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Artistic talents add their own perspective to everyday views; A new eclectic display featuring the work of a number of artists is about to go on show at one Welsh gallery. Jenny White enjoys a preview.

Byline: Jenny White

WITH a string of awards and accolades that belie her age, Scottish painter Mhairi McGregor is well placed to make an impact when her latest work goes on show.

The 36-year-old's crisp, expressive style seemingly reduces familiar scenes (typically still-lifes or coastal views) to just a few brushstrokes. Her tendency towards abstraction is matched by great compositional flair, most clearly demonstrated in her latest beach paintings.

Despite their apparent simplicity these works are deeply evocative and informative, with an overwhelm sense of place. This is testament to McGregor's way of working.

"The main direction of my work is to sketch from life and develop those initial paintings into more abstract works," she explains.

"I never want to lose sight completely of what it was that inspired me to paint a particular scene. I love colour, especially layers of colour on top of one another, which gives both a depth of paint and sometimes a glimpse of what was there before."

Exhibiting alongsideMcGregor at Cardiff's Albany Gallery later this month is fellows cottish painter Caroline Bailey, whose paintings are distinguished by a deliciously vibrant use of colour.

Her subject matter is similar to McGregor's but the resulting still-lifes and harbour views are different in mood and appearance.

"I am inspired by the relationship between sea and land and the boats, harbours and beaches that are found where they meet," she says.

She approaches still-life painting in a similar spirit, stating, "still-life allows me to explore the colour, texture and division of space that are the fundamentals of my work."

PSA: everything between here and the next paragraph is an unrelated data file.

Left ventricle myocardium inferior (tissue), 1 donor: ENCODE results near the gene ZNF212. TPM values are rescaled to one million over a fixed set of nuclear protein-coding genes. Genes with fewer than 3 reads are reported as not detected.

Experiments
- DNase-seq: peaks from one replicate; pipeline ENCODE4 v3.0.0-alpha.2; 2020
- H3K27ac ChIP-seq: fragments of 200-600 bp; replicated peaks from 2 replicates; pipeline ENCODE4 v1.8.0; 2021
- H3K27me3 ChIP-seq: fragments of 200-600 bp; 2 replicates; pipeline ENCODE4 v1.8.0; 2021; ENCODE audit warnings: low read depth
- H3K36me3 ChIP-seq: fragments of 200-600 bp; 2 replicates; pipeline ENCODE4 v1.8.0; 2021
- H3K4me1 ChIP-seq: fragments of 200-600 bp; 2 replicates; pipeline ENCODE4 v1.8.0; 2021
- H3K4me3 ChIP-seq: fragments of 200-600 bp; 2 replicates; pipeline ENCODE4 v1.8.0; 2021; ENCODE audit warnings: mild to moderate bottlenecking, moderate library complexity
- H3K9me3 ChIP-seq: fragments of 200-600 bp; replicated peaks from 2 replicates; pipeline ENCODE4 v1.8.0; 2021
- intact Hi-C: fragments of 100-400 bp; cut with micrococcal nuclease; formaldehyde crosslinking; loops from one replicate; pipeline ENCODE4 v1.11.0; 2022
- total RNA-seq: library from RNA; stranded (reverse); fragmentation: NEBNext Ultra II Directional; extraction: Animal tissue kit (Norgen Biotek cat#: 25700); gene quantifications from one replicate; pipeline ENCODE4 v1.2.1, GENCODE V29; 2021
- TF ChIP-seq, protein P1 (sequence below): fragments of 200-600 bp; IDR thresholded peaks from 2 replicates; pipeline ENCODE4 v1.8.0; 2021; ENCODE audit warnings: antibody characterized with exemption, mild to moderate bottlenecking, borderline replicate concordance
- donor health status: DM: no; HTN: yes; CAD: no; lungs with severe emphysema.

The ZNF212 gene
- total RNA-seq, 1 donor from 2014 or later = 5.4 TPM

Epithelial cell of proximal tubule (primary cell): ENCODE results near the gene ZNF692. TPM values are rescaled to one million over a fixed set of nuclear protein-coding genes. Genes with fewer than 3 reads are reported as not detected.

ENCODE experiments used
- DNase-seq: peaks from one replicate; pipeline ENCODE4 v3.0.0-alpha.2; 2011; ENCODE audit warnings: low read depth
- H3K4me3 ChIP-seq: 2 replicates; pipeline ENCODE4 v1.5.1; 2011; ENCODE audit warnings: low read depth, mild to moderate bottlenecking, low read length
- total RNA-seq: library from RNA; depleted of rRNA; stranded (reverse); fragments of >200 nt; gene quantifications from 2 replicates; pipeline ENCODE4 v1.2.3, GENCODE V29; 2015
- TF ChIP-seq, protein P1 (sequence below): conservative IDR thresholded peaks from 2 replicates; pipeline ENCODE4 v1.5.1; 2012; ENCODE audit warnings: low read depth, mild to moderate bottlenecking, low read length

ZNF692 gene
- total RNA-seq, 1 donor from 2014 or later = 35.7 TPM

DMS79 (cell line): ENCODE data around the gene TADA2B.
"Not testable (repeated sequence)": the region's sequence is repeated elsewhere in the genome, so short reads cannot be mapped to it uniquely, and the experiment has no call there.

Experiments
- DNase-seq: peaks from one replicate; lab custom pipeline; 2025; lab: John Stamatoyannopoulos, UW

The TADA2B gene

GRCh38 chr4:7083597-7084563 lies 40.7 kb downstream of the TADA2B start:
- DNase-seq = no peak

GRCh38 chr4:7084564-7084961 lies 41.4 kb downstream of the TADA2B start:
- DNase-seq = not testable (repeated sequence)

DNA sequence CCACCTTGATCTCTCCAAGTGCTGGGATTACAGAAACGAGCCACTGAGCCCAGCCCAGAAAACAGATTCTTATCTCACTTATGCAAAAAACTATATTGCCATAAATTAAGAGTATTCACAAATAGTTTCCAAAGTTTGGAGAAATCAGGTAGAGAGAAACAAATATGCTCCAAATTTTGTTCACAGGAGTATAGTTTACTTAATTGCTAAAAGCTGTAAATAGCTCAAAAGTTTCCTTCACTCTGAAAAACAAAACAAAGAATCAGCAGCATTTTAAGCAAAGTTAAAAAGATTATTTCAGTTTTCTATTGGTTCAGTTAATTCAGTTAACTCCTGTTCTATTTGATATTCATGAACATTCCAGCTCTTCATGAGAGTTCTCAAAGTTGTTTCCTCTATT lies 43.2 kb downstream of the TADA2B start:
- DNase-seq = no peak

Pursuing very different subject matter, but with an equally vivid palette, is Monmouthshire-based Claire Griffiths, whose latest body of work is a series of pastel drawings of dancers. Filled withmovement and glamour, the linear style of these works reflects Griffiths's background in drawing and printmaking.

She gained a degree in printmaking from the University of Wales, Cardiff, and now works in everything from etchings and aquatint to oil paints.

Pastels are also the preferred medium of Aled Prichard Jones, a well-established landscape artist whose ongoing love affair with the landscape of Wales has recently brought him back home after two years living in the north-east of England.

Explaining his loveof pastels he says, "They are so quick to use and, with so many brilliant colours, they are ideal for trying to catch the fleeting effect of light and the ever-changing mood and atmosphere of the rugged Eryri Mountain landscapes."

His paintings include familiar views of the Snowdonia peaks and coastline, wooded valleys and mountain lakes, as well as remote mountain summits. Born in Bangor, he grew up in Snowdonia before training as an architect at Bath University. He went on to live for many years in Pembrokeshire before retiring in 2000 in order to concentrate on painting. It seemed natural to turn to North Wales for his subjectmatter. As he puts it, these are the landscapes he has "walkedandlovedsince childhood".

While Pritchard-Jones cannot resist the scenery of North Wales, the fifth artist in the exhibition, American Matthew Lopas, is fascinated by his more immediate surroundings. For more than a decade his subject matter has been his living environment.

"These places have attained a mythic quality for me," he says. "I originally painted interiors that were memories of the house I grew up in. In representing those large, fire-lit rooms, I recreated my original world."

His present work is a series of paintings of his current home. His aim is to share his life, his "experience of being human", in a straight forward way, and his painting style reflects this intent.

Opposites - such as inside and outside, light and shadow - are repeated in paintings that are tranquil, but whose absence of human figures lends them an unnerving eeriness.

The exhibition runs at the Albany Gallery, Cardiff, from February 15 to March 8


IN STEP Claire Griffiths's dancers reflect her work which is filled with movement and glamour; CREATIVE Above, Mhairi McGregor's Tulips and, below, a work by Caroline Bailey; VIEW Aled Prichard Jones's Afon Ogwen, Tryfan
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Publication:Western Mail (Cardiff, Wales)
Date:Feb 4, 2008
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